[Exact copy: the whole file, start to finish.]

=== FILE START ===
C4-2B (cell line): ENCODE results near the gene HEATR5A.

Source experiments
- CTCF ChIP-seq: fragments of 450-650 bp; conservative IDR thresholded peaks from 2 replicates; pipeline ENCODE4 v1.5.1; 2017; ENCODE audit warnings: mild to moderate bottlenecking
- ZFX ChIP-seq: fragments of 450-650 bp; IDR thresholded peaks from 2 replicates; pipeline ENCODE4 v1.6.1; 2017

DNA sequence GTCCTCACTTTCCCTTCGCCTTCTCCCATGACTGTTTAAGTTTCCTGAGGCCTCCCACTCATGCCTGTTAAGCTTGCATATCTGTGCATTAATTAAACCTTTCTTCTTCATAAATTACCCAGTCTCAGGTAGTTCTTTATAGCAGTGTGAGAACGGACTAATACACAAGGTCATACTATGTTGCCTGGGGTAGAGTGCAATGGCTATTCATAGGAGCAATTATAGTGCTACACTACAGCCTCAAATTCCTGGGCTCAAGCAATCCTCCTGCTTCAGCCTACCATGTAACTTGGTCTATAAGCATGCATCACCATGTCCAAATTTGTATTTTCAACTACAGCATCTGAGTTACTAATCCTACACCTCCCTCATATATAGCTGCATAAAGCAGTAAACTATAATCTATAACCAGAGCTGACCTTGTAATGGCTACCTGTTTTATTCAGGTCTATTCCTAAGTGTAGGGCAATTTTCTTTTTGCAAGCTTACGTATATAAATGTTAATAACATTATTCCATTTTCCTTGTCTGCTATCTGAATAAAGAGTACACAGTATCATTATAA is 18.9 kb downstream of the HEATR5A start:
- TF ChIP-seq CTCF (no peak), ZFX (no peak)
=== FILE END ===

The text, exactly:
C4-2B (cell line): ENCODE results near the gene HEATR5A.

Source experiments
- CTCF ChIP-seq: fragments of 450-650 bp; conservative IDR thresholded peaks from 2 replicates; pipeline ENCODE4 v1.5.1; 2017; ENCODE audit warnings: mild to moderate bottlenecking
- ZFX ChIP-seq: fragments of 450-650 bp; IDR thresholded peaks from 2 replicates; pipeline ENCODE4 v1.6.1; 2017

DNA sequence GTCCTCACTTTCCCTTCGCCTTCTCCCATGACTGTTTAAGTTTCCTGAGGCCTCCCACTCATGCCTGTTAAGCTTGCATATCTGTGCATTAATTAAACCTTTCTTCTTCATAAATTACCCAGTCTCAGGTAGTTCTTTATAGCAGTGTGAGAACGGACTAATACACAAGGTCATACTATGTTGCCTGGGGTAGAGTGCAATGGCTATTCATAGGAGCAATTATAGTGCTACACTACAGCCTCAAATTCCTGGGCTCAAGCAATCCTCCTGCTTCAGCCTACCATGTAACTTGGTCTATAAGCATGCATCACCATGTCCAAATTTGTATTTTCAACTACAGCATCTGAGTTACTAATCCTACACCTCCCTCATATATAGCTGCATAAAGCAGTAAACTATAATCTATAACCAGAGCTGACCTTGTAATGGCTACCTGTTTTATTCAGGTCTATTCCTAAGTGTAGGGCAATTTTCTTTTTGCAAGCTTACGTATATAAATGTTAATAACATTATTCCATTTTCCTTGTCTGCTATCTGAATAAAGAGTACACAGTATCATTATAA is 18.9 kb downstream of the HEATR5A start:
- TF ChIP-seq CTCF (no peak), ZFX (no peak)